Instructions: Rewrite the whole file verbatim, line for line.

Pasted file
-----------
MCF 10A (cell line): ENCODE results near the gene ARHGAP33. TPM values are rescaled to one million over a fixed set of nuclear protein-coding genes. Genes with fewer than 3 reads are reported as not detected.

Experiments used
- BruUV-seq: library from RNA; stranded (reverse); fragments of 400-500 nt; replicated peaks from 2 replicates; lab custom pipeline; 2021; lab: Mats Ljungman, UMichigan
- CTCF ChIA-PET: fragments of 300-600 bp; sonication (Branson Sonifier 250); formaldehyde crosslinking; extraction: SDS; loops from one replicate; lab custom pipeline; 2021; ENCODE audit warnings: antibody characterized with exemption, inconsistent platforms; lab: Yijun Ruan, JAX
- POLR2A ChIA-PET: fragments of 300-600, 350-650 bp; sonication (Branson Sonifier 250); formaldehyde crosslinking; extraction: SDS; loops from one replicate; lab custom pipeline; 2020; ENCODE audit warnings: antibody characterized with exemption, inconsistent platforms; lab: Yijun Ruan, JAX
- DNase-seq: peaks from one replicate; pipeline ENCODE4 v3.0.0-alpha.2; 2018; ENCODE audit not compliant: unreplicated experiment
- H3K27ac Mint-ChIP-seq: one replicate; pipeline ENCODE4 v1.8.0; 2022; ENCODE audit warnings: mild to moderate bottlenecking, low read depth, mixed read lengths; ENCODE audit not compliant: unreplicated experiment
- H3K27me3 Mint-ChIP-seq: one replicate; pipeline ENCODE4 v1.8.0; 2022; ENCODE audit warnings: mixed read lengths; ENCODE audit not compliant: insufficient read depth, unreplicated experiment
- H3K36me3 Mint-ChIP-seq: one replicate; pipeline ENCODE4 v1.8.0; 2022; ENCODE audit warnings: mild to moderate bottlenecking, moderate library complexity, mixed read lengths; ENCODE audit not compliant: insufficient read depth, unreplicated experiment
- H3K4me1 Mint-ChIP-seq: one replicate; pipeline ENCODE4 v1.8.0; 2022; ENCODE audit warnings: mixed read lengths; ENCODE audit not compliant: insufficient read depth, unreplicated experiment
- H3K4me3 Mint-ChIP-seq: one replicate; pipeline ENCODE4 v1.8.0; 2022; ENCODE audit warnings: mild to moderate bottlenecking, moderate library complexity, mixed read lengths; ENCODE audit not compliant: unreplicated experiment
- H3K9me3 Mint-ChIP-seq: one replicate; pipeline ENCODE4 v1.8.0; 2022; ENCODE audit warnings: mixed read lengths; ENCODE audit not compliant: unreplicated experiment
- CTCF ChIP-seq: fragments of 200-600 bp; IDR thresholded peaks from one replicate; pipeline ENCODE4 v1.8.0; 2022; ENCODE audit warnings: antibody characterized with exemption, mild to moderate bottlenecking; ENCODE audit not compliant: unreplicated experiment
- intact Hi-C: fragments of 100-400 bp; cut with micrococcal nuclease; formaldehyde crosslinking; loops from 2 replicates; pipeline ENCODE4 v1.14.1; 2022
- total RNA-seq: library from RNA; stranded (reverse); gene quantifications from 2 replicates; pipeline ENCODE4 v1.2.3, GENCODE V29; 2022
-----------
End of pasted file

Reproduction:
MCF 10A (cell line): ENCODE results near the gene ARHGAP33. TPM values are rescaled to one million over a fixed set of nuclear protein-coding genes. Genes with fewer than 3 reads are reported as not detected.

Experiments used
- BruUV-seq: library from RNA; stranded (reverse); fragments of 400-500 nt; replicated peaks from 2 replicates; lab custom pipeline; 2021; lab: Mats Ljungman, UMichigan
- CTCF ChIA-PET: fragments of 300-600 bp; sonication (Branson Sonifier 250); formaldehyde crosslinking; extraction: SDS; loops from one replicate; lab custom pipeline; 2021; ENCODE audit warnings: antibody characterized with exemption, inconsistent platforms; lab: Yijun Ruan, JAX
- POLR2A ChIA-PET: fragments of 300-600, 350-650 bp; sonication (Branson Sonifier 250); formaldehyde crosslinking; extraction: SDS; loops from one replicate; lab custom pipeline; 2020; ENCODE audit warnings: antibody characterized with exemption, inconsistent platforms; lab: Yijun Ruan, JAX
- DNase-seq: peaks from one replicate; pipeline ENCODE4 v3.0.0-alpha.2; 2018; ENCODE audit not compliant: unreplicated experiment
- H3K27ac Mint-ChIP-seq: one replicate; pipeline ENCODE4 v1.8.0; 2022; ENCODE audit warnings: mild to moderate bottlenecking, low read depth, mixed read lengths; ENCODE audit not compliant: unreplicated experiment
- H3K27me3 Mint-ChIP-seq: one replicate; pipeline ENCODE4 v1.8.0; 2022; ENCODE audit warnings: mixed read lengths; ENCODE audit not compliant: insufficient read depth, unreplicated experiment
- H3K36me3 Mint-ChIP-seq: one replicate; pipeline ENCODE4 v1.8.0; 2022; ENCODE audit warnings: mild to moderate bottlenecking, moderate library complexity, mixed read lengths; ENCODE audit not compliant: insufficient read depth, unreplicated experiment
- H3K4me1 Mint-ChIP-seq: one replicate; pipeline ENCODE4 v1.8.0; 2022; ENCODE audit warnings: mixed read lengths; ENCODE audit not compliant: insufficient read depth, unreplicated experiment
- H3K4me3 Mint-ChIP-seq: one replicate; pipeline ENCODE4 v1.8.0; 2022; ENCODE audit warnings: mild to moderate bottlenecking, moderate library complexity, mixed read lengths; ENCODE audit not compliant: unreplicated experiment
- H3K9me3 Mint-ChIP-seq: one replicate; pipeline ENCODE4 v1.8.0; 2022; ENCODE audit warnings: mixed read lengths; ENCODE audit not compliant: unreplicated experiment
- CTCF ChIP-seq: fragments of 200-600 bp; IDR thresholded peaks from one replicate; pipeline ENCODE4 v1.8.0; 2022; ENCODE audit warnings: antibody characterized with exemption, mild to moderate bottlenecking; ENCODE audit not compliant: unreplicated experiment
- intact Hi-C: fragments of 100-400 bp; cut with micrococcal nuclease; formaldehyde crosslinking; loops from 2 replicates; pipeline ENCODE4 v1.14.1; 2022
- total RNA-seq: library from RNA; stranded (reverse); gene quantifications from 2 replicates; pipeline ENCODE4 v1.2.3, GENCODE V29; 2022